|St John the Evangelist Churchyard||Havering|
Havering-Atte-Bower, once the location of the Palace of Havering used by royalty from pre-Norman Conquest until 1638, was one of three parishes within the Royal Manor and Liberty of Havering. Its parish church of St John the Evangelist faces Havering Village Green, and is built on the site of a C12th church of St Mary's, formerly one of the Palace chapels. The churchyard has a number of mature trees and is enclosed by a low wall. The oldest among the graves is that of Thomas Cheek (d.1688), Lieutenant of the Tower of London and owner of nearby Pyrgo Park.
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Havering-Atte-Bower retains its village atmosphere and was once the location of the royal Palace of Havering used by the monarchy from before the Norman Conquest until c.1638, when Charles I allegedly stayed here on his way to meet his mother-in-law arriving from abroad at Harwich. The palace was a ruin by 1650, and had collapsed by c.1700, but it appears to have been located behind the parish church of St John the Evangelist. Havering-atte-Bower was one of the three parishes within the Royal Manor and Liberty of Havering, along with Romford and Hornchurch. The church on Havering Village Green (q.v.) is on the site of an earlier, C12th church that originated as the larger of two royal chapels of the Palace, and may have been the King's Chapel. After the Palace ceased to be used, the parishioners claimed this chapel as the parish church, dedicated to St Mary. The older church was originally restored in 1836 but the current brick and flint-faced church was then built when a larger church was needed. It was designed by Basil Champneys and consecrated in 1878. While the church was being rebuilt church services were held in a barn nearby.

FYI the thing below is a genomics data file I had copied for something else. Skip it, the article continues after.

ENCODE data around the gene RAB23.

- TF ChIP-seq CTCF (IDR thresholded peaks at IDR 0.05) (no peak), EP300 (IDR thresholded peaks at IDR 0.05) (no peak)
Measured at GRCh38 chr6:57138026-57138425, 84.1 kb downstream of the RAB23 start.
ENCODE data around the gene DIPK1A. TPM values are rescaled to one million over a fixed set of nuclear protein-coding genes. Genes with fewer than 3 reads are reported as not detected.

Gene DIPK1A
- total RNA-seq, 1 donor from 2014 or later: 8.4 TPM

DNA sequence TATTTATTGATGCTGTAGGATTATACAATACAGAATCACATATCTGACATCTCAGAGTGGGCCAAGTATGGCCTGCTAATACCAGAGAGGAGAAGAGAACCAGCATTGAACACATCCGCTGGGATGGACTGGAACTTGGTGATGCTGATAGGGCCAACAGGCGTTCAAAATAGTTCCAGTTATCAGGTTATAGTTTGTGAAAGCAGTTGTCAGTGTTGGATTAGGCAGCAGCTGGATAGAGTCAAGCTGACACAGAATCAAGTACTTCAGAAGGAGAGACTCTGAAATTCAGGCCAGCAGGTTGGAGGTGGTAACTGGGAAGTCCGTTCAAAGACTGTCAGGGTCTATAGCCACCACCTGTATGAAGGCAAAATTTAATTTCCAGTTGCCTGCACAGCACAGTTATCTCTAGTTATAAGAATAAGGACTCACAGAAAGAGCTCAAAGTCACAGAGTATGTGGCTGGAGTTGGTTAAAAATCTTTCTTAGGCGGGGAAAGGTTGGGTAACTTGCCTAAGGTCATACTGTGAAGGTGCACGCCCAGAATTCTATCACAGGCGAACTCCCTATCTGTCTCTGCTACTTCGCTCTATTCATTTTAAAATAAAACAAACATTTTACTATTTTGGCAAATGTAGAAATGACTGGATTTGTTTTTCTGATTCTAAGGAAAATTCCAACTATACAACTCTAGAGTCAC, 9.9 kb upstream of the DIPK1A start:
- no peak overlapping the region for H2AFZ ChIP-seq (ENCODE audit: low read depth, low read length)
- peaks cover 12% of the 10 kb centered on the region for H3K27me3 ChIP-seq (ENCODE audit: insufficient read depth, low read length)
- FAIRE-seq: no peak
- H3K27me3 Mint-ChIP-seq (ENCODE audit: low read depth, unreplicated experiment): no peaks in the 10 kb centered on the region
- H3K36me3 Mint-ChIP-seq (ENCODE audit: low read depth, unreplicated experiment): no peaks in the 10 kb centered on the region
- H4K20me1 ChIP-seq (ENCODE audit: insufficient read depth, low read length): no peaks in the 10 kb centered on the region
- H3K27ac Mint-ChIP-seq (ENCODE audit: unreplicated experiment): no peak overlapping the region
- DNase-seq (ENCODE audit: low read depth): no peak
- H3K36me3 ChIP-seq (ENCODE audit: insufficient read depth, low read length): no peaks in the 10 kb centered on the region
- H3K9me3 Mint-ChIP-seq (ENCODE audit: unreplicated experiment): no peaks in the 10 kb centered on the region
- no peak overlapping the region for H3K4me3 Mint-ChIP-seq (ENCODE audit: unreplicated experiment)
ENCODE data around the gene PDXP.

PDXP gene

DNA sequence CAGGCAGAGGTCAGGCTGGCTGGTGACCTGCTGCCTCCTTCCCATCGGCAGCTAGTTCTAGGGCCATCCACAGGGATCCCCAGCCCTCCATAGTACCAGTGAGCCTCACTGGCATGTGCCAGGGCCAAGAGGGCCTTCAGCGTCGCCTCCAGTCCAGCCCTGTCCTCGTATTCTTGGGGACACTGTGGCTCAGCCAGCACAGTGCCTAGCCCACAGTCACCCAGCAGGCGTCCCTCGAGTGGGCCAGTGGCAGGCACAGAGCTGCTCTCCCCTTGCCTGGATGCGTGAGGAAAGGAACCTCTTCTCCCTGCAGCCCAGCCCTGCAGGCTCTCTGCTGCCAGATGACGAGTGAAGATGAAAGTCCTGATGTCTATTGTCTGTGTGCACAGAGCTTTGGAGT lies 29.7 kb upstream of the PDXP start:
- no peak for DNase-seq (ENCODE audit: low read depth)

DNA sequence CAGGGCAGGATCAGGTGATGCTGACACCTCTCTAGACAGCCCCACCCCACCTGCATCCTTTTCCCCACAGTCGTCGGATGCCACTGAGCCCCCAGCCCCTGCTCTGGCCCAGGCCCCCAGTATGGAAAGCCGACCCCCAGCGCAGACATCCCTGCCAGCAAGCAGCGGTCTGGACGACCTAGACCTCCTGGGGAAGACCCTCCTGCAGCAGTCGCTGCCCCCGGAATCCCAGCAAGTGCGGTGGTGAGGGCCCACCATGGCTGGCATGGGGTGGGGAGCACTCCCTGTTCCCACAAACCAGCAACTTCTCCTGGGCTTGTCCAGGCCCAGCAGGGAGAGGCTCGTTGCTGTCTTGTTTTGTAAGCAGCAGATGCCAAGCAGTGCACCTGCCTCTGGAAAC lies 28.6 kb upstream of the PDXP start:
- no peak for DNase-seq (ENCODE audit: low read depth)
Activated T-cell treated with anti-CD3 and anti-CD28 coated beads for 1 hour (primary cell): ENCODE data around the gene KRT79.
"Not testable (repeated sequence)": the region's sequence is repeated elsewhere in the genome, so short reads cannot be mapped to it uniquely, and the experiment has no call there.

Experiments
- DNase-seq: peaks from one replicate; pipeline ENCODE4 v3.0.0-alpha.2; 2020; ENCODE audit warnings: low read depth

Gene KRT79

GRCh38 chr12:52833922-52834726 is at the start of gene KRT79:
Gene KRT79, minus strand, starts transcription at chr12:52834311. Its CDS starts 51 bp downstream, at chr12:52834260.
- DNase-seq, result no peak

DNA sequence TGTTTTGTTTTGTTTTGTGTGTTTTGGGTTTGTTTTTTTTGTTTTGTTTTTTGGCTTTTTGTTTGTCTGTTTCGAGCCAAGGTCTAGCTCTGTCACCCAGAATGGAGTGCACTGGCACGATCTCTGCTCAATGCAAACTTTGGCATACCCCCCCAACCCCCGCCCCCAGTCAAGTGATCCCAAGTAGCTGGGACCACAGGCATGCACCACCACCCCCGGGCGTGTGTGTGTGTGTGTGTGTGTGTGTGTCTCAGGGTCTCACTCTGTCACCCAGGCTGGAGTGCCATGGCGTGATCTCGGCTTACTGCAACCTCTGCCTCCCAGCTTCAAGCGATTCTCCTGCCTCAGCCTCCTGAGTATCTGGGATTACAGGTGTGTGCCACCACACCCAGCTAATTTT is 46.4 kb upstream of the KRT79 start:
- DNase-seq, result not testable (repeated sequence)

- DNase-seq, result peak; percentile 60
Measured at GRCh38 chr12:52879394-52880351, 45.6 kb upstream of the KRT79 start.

The churchyard has a number of mature trees and is enclosed by a low wall. The oldest grave in the churchyard is that of Thomas Cheek, Lieutenant of the Tower of London (d.1688), who acquired the nearby manor of Pyrgo (q.v.) in 1621. In 1724 his daughter Dame Anne Tipping had a school for poor children erected on the Green, later demolished in 1808. Adjoining the churchyard is the Arts and Crafts church hall. The parish is now combined with that of St James Collier Row.
Ben Weinreb & Christopher Hibbert, 'The London Encyclopaedia' (Macmillan, revised ed. 1993); Arthur Mee 'The King's England: London North of the Thames except the City and Westminster' (Hodder & Stoughton Ltd, 1972); Countryside Footpaths in Havering, Northern Area, leaflet (LB Havering, 1985); John Drury, 'Treasures of Havering', (Ian Henry Publications, 1998); Paul Drury Partnership for LB Havering, 'Havering Atte Bower Conservation Area Character Appraisal and Management Proposals', c.2006.